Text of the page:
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- How can I get them to…?
- December 11, 2017

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December 11, 2017

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How can I
get them to…?

Part 2: How can I get them to…?

In Part 1 on this topic, we looked at questions like…

“How can I get her to see things my way?”
“How can we get legislators to vote our way?”
“How can I convince my coworkers to just do what they said they’d do?”

In that first post, we talked about the fact that conflict arises when “what is important to me” and “what is important to you” are not aligned. Part 1 helped you understand the first half of this equation, a practice for exploring the heart of what matters to you about the situation that is presenting itself.

Now it’s time to learn about what matters to the people who won’t “do what we want them to do.”

Try this:
Just as we listened to ourselves in Part 1 of this eJournal, conversations that move everyone beyond that point of frustration will be rooted in the practice of Catalytic Listening. There are two reasons for that:

Reason #1: When we don’t know for certain why someone is acting in a certain way, all we can see is their behaviors – not the reasons and feelings and values behind those behaviors. When we listen with the intent of more deeply understanding someone, we can more easily move forward together.

Reason #2: One of the three core tenets of Catalytic Thinking is “It’s always about the people; never about the thing.” The root of the issue isn’t the damp towel on the bed; it’s the relationship with your spouse. At work, it’s not about the project that isn’t getting done, but the feeling of betrayal and frustration with the people.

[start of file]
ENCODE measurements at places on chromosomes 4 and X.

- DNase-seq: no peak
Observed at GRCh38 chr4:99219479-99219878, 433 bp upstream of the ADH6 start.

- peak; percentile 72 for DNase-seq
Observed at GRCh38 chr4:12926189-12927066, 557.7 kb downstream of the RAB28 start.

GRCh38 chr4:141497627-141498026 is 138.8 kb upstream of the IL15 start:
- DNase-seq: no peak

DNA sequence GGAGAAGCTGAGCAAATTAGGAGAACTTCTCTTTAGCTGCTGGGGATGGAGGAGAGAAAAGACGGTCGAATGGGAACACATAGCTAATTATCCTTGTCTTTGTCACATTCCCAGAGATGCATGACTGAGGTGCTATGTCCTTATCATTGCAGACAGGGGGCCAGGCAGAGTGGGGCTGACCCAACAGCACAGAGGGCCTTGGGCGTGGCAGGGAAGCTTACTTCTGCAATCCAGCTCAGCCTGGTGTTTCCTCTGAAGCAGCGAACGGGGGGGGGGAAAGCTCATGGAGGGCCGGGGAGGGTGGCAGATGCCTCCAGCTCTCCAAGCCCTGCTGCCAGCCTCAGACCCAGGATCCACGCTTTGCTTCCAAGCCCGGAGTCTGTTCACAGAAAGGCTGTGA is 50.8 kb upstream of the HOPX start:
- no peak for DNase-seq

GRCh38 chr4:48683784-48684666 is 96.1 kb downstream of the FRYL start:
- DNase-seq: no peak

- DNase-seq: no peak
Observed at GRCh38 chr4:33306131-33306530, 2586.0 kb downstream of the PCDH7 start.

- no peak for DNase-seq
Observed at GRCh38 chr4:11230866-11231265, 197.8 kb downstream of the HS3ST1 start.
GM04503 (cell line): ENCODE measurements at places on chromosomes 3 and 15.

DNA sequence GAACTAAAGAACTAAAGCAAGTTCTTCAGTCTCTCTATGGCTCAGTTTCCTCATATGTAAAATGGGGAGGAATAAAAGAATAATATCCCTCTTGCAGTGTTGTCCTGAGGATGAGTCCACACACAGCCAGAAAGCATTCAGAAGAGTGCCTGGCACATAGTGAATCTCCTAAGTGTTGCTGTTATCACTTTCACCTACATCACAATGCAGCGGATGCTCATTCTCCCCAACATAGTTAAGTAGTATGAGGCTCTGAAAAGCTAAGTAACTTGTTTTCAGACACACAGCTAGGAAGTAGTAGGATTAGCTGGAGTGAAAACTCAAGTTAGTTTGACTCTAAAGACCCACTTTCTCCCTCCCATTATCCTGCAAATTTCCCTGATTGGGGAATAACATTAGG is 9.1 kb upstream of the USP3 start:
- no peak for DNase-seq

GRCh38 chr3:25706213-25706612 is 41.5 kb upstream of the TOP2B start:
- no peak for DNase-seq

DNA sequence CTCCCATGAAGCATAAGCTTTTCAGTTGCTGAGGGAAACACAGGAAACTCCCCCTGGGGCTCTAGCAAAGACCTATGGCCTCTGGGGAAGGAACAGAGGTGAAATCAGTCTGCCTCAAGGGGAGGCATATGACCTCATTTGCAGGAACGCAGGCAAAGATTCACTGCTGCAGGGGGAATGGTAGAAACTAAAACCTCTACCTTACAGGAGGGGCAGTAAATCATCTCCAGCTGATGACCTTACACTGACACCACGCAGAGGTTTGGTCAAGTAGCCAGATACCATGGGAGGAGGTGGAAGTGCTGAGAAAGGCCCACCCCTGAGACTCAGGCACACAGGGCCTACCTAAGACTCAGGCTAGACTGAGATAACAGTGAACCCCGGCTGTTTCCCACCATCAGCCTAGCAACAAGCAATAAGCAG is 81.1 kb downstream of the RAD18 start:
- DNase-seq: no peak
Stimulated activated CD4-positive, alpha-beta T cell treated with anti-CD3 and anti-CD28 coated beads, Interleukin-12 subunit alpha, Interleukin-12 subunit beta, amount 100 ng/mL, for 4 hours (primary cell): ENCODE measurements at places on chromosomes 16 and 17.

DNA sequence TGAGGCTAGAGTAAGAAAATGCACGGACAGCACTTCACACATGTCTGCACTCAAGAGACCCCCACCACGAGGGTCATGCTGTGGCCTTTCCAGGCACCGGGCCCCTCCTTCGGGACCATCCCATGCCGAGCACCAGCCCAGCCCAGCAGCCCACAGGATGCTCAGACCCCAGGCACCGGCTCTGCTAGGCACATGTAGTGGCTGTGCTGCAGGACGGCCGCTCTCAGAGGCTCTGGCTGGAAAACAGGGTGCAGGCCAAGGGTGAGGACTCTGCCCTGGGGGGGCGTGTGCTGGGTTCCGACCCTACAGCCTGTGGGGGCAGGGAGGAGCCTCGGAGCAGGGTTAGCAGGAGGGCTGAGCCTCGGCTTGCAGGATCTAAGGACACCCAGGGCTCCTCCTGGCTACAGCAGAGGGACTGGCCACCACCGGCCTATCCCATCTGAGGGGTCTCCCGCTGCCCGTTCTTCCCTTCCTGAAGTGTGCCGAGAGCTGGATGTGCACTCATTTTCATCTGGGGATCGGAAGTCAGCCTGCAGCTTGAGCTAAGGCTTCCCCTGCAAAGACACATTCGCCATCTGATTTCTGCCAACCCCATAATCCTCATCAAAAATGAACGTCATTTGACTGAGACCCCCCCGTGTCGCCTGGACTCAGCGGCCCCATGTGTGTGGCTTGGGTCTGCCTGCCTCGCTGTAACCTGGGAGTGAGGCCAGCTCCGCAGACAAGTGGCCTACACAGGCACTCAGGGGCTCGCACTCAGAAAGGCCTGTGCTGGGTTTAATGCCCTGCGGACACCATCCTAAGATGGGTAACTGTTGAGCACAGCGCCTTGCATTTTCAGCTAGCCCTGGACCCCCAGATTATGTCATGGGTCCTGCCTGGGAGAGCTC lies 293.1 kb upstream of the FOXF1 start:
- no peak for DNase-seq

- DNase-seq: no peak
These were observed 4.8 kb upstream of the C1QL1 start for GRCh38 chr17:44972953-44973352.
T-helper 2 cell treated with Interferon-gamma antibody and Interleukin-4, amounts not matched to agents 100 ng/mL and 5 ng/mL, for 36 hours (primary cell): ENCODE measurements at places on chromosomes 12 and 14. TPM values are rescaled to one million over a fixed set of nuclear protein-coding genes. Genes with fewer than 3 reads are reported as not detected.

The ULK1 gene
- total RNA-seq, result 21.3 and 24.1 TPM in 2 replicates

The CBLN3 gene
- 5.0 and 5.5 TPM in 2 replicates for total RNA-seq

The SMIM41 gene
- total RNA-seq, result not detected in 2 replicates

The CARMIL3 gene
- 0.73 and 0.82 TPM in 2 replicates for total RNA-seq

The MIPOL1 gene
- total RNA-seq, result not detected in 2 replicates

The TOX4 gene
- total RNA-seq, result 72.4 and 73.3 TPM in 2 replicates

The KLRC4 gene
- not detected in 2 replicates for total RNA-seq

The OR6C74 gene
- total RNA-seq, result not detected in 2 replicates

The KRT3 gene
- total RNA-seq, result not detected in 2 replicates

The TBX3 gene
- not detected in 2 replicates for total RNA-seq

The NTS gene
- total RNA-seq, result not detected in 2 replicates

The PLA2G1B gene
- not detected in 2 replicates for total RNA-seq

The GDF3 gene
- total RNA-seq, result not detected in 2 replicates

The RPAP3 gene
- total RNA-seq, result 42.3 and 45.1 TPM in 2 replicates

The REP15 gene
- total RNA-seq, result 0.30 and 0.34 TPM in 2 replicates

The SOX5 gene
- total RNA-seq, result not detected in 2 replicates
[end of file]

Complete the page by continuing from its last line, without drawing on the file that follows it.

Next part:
The more we can have real conversations about how the people involved are feeling and experiencing the situation, the more we will be addressing not just the towel on the bed, but our whole relationship with that person.

It all has to do with inviting a conversation that is not about the thing but about the people.

I think you’ve sensed my frustration about the towel on the bed. I’ve been trying to figure out what’s really going on with me, that makes this so important. And I’m realizing I have no idea how YOU feel when I ask you not to leave it there.

Could you talk to me about what you’re feeling about this? About what you’re thinking when I ask you to move it?

When you focus on the things - the towel (it’s damp) or the bed (now it will be damp, too) – you are not addressing what’s really going on. Because what’s really going on is about the people and how they feel. And we can’t know that unless we ask, not with the intent of “winning” but with the intent of connecting and learning and growing together.

Building relationships of trust is just as important in the workplace as it is at home. If a project isn’t getting done, it’s not about the project – it’s about the people…

I think you’ve all sensed my frustration about this project not getting done. I sense that some of you are frustrated as well.

I have been trying to figure out what is really going on for all of us when it comes to this project. Could we talk about what you’re feeling about it?

Talking about what really matters to people (including yourself) is the only road to feeling more supported, less frustrated, and less inclined to seek ways to “get” people to do stuff. That is why Catalytic Listening is the first step in the Catalytic Thinking framework.

By moving conversations away from the thing (the towel, the project) and instead focusing on how people are experiencing the situation at hand, we are taking huge leaps towards bringing out the best in ourselves and those around us.

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